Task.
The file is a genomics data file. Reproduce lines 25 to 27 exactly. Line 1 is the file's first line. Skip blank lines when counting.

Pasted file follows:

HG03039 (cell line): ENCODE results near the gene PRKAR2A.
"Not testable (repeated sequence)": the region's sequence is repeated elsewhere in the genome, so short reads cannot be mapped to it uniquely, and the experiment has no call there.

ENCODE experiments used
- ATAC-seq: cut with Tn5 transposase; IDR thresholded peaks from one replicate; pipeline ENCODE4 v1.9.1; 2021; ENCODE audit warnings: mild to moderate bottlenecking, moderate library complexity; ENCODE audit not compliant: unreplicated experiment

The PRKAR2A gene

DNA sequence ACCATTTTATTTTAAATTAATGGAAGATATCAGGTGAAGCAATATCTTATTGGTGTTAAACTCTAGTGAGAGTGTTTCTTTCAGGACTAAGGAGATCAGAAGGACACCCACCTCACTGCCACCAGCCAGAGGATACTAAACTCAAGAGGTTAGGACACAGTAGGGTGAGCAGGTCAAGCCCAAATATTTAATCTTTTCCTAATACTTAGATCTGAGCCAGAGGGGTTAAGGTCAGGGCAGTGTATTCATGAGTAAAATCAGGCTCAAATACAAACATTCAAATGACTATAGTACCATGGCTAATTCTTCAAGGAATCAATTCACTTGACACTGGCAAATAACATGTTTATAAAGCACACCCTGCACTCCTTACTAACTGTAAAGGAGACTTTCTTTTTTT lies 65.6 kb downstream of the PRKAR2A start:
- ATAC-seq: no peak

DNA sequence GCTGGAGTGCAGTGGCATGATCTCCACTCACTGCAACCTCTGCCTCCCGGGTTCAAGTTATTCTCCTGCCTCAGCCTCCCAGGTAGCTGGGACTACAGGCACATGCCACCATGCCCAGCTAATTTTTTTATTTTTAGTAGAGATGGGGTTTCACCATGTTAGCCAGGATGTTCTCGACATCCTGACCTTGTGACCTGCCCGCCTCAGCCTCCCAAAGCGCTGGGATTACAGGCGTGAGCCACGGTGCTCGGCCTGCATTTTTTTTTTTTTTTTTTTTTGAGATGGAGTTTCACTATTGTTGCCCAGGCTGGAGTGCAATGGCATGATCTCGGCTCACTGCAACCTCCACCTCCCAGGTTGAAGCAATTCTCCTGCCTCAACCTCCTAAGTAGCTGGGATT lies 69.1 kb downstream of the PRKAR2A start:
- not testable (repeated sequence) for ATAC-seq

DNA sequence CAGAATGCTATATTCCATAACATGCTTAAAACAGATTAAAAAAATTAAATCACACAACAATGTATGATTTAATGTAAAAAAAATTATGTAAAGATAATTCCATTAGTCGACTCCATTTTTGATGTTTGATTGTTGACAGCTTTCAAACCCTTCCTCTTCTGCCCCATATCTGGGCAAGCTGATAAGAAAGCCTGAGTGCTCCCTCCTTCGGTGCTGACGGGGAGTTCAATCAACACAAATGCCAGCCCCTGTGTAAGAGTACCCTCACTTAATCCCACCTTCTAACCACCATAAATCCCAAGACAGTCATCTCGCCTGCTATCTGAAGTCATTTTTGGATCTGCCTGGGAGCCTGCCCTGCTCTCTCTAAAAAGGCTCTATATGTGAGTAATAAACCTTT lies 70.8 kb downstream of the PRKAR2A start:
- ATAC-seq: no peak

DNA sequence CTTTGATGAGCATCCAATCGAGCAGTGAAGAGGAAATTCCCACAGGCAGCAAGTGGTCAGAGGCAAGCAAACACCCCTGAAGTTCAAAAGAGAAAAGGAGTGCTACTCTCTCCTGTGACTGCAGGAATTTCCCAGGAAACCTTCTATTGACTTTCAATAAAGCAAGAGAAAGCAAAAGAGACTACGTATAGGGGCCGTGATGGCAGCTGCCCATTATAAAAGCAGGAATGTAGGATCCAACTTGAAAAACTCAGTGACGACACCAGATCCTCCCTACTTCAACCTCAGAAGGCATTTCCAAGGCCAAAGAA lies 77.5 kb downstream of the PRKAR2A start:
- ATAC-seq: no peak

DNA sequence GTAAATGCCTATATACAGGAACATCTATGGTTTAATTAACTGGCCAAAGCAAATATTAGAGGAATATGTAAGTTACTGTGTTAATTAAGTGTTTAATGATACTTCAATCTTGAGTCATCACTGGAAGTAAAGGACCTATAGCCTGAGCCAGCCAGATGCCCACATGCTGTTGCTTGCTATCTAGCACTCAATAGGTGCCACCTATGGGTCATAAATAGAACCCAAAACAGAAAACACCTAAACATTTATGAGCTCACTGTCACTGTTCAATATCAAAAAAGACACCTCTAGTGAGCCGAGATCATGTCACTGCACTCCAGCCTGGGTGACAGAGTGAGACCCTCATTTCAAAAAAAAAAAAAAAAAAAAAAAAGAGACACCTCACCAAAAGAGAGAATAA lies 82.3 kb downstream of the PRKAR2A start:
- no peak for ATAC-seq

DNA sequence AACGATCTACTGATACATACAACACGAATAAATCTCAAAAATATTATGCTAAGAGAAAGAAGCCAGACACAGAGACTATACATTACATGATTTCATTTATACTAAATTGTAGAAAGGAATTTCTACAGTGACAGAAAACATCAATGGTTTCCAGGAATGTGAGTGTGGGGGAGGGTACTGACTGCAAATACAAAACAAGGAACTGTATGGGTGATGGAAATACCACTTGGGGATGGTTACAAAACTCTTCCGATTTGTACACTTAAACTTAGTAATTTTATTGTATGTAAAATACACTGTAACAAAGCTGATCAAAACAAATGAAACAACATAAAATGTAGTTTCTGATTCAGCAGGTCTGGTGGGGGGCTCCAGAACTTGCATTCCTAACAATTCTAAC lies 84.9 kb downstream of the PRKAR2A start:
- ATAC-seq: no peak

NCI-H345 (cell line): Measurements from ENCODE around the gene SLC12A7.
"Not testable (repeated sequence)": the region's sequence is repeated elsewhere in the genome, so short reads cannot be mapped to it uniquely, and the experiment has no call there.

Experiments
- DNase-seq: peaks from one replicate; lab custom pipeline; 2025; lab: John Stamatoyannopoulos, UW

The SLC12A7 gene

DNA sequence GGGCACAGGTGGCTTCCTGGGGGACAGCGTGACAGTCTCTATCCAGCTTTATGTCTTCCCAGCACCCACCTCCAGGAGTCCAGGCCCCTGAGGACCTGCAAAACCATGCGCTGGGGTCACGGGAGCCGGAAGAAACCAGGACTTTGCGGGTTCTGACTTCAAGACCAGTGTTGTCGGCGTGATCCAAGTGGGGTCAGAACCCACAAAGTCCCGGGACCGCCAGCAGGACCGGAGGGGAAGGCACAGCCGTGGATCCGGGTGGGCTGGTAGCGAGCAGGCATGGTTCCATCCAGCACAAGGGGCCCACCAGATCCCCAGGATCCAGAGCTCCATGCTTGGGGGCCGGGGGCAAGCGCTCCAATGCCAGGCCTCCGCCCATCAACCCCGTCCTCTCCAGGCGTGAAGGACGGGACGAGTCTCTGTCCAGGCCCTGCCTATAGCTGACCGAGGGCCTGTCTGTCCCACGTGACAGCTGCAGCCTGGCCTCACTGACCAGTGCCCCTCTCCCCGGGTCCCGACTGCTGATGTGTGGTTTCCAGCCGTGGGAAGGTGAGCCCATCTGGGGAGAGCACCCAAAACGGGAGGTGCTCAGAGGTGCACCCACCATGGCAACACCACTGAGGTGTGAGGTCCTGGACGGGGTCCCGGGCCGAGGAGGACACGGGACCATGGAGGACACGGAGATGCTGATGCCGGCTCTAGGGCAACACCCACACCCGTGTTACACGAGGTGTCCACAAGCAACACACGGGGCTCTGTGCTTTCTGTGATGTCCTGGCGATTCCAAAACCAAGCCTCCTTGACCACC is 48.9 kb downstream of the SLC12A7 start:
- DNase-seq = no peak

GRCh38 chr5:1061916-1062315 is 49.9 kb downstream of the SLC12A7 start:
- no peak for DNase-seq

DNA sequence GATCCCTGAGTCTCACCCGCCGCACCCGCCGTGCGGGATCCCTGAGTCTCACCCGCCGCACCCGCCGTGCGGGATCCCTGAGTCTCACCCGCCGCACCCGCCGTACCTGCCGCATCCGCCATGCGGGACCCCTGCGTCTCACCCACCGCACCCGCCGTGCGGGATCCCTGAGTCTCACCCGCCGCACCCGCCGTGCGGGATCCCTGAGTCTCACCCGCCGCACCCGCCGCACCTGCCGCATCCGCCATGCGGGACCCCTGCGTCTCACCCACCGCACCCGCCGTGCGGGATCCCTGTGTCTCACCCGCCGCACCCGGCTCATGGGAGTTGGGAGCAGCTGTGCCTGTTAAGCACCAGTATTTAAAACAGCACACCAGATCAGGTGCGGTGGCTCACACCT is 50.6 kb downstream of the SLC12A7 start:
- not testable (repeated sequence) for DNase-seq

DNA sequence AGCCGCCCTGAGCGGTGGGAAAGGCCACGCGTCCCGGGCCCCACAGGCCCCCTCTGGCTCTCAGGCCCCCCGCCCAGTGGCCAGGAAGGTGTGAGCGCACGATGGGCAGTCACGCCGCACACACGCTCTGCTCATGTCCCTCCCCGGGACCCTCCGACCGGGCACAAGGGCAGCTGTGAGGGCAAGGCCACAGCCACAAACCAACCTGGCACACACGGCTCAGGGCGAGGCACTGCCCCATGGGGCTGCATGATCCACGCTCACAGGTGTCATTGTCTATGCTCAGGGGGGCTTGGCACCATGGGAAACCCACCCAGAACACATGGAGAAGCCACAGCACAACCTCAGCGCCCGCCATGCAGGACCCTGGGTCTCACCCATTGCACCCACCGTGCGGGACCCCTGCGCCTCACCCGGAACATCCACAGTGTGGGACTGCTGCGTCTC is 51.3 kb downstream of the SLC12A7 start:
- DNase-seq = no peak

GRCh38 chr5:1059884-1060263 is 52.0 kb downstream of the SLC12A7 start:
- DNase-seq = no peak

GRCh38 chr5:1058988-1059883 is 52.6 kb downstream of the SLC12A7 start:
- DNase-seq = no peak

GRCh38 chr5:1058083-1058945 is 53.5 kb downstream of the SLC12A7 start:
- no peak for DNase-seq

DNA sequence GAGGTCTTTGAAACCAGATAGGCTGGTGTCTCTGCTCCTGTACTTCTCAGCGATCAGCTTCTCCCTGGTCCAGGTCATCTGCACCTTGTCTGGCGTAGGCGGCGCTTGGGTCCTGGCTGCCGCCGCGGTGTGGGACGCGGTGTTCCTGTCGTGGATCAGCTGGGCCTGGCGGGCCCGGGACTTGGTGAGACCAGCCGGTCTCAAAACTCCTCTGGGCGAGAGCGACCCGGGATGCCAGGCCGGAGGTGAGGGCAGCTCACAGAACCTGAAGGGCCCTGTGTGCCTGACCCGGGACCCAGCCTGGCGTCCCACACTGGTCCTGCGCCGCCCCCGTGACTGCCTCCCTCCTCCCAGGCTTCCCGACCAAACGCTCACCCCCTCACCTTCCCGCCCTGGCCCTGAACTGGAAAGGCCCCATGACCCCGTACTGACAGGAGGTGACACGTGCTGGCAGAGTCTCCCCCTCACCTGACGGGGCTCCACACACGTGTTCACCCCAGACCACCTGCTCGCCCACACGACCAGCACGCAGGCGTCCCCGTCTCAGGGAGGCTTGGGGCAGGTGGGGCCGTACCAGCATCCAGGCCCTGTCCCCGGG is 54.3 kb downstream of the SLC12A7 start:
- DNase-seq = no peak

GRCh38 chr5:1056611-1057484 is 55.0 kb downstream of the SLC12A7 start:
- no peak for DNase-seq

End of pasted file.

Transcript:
GRCh38 chr5:1061916-1062315 is 49.9 kb downstream of the SLC12A7 start:
- no peak for DNase-seq

DNA sequence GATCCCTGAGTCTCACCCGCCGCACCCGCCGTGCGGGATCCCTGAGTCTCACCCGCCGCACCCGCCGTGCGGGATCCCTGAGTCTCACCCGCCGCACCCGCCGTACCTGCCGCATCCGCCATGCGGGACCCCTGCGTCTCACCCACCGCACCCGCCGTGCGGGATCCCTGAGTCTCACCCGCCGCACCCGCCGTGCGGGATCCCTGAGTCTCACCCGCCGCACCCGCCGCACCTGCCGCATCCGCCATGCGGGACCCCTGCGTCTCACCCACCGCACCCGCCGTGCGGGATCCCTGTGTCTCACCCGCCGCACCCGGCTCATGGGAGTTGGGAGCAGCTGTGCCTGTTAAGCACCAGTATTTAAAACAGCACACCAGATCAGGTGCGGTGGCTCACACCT is 50.6 kb downstream of the SLC12A7 start: